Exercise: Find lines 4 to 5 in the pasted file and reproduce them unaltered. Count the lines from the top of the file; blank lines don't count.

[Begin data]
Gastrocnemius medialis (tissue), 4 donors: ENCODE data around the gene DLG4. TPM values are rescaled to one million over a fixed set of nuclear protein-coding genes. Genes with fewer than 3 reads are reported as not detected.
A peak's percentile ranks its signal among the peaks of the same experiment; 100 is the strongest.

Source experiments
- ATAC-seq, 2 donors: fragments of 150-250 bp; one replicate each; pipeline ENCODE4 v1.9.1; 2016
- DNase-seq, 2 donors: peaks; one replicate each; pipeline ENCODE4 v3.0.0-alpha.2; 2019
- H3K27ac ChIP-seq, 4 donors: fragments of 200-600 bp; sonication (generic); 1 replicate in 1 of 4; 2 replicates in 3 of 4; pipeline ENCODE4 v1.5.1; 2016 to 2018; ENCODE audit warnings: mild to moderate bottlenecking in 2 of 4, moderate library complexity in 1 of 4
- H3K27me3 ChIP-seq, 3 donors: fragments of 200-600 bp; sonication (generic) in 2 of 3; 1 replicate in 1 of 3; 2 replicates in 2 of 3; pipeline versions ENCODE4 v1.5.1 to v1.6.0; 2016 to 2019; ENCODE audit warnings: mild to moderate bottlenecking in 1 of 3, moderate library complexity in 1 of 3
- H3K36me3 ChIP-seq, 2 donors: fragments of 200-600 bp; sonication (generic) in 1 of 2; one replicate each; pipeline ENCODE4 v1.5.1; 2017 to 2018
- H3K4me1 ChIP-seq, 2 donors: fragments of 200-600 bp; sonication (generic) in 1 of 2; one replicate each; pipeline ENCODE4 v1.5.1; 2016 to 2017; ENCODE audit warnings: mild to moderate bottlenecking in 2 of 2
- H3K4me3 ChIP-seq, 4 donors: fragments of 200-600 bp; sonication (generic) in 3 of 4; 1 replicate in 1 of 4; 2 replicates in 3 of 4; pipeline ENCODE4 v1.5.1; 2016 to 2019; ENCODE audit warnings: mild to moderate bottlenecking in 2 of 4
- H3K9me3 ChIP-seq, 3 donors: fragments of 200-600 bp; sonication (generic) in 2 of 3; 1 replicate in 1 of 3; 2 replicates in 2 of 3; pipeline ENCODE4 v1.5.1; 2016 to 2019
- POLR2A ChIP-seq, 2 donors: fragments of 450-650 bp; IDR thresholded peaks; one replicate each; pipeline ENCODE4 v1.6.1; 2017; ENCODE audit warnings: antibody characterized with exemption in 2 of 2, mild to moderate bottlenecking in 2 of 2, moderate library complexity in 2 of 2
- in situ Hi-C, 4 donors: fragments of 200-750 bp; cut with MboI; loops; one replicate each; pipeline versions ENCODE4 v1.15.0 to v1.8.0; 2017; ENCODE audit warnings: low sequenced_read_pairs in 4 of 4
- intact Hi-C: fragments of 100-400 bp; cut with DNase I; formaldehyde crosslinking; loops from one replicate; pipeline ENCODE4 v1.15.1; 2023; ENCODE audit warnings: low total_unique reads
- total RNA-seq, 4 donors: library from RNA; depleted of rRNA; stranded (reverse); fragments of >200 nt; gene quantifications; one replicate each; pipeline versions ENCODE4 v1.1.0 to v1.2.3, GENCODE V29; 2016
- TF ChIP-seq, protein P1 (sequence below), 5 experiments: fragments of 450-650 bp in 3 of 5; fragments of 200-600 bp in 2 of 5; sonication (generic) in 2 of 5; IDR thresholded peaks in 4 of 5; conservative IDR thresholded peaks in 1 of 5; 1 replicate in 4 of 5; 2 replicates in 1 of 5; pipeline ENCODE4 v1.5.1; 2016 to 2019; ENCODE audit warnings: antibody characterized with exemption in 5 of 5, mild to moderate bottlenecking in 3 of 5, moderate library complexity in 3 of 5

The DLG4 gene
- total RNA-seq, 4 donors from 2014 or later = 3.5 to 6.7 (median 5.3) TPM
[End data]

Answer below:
- ATAC-seq, 2 donors: fragments of 150-250 bp; one replicate each; pipeline ENCODE4 v1.9.1; 2016
- DNase-seq, 2 donors: peaks; one replicate each; pipeline ENCODE4 v3.0.0-alpha.2; 2019